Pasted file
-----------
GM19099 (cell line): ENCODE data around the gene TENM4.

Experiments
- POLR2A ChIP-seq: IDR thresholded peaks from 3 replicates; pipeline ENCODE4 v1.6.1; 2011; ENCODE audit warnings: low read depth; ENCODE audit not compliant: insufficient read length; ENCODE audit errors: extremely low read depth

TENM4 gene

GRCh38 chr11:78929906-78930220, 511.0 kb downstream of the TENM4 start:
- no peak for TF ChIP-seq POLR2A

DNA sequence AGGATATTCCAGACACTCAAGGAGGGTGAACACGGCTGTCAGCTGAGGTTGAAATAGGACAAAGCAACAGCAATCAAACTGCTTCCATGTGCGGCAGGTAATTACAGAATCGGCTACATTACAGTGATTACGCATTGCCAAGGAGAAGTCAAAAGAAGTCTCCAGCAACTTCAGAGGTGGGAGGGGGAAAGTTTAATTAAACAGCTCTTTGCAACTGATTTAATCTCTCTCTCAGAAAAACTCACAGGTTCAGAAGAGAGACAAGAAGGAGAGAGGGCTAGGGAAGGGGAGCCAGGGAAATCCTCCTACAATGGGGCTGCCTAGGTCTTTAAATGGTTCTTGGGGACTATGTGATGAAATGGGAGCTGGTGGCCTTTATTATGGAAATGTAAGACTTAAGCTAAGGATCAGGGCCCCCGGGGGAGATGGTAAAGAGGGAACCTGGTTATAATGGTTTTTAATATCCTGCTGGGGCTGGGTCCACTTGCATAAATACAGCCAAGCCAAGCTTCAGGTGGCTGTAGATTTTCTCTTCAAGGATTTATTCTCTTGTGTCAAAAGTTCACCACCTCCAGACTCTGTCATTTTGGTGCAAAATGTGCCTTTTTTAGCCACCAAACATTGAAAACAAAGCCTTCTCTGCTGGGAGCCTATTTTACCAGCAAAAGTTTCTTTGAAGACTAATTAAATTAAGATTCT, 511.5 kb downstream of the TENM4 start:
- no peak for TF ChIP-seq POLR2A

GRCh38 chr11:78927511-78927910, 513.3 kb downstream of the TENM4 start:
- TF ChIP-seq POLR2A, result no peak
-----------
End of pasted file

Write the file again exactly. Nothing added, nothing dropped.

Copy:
GM19099 (cell line): ENCODE data around the gene TENM4.

Experiments
- POLR2A ChIP-seq: IDR thresholded peaks from 3 replicates; pipeline ENCODE4 v1.6.1; 2011; ENCODE audit warnings: low read depth; ENCODE audit not compliant: insufficient read length; ENCODE audit errors: extremely low read depth

TENM4 gene

GRCh38 chr11:78929906-78930220, 511.0 kb downstream of the TENM4 start:
- no peak for TF ChIP-seq POLR2A

DNA sequence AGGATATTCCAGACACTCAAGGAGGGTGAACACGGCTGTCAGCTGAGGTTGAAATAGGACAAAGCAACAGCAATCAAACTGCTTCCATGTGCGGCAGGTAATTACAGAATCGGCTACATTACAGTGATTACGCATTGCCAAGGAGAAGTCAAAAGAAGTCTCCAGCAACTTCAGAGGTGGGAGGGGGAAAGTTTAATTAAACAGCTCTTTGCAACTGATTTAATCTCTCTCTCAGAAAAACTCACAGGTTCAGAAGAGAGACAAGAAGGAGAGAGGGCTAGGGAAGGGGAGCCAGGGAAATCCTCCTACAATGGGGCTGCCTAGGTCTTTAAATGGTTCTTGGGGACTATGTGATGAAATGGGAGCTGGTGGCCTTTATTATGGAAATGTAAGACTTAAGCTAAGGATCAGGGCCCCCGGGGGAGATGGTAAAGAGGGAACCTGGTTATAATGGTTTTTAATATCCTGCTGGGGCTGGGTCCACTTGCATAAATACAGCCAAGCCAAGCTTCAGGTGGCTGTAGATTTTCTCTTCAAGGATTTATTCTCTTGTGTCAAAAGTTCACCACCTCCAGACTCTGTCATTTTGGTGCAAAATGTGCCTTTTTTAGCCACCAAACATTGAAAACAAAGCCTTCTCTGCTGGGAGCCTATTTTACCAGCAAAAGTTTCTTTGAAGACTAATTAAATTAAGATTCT, 511.5 kb downstream of the TENM4 start:
- no peak for TF ChIP-seq POLR2A

GRCh38 chr11:78927511-78927910, 513.3 kb downstream of the TENM4 start:
- TF ChIP-seq POLR2A, result no peak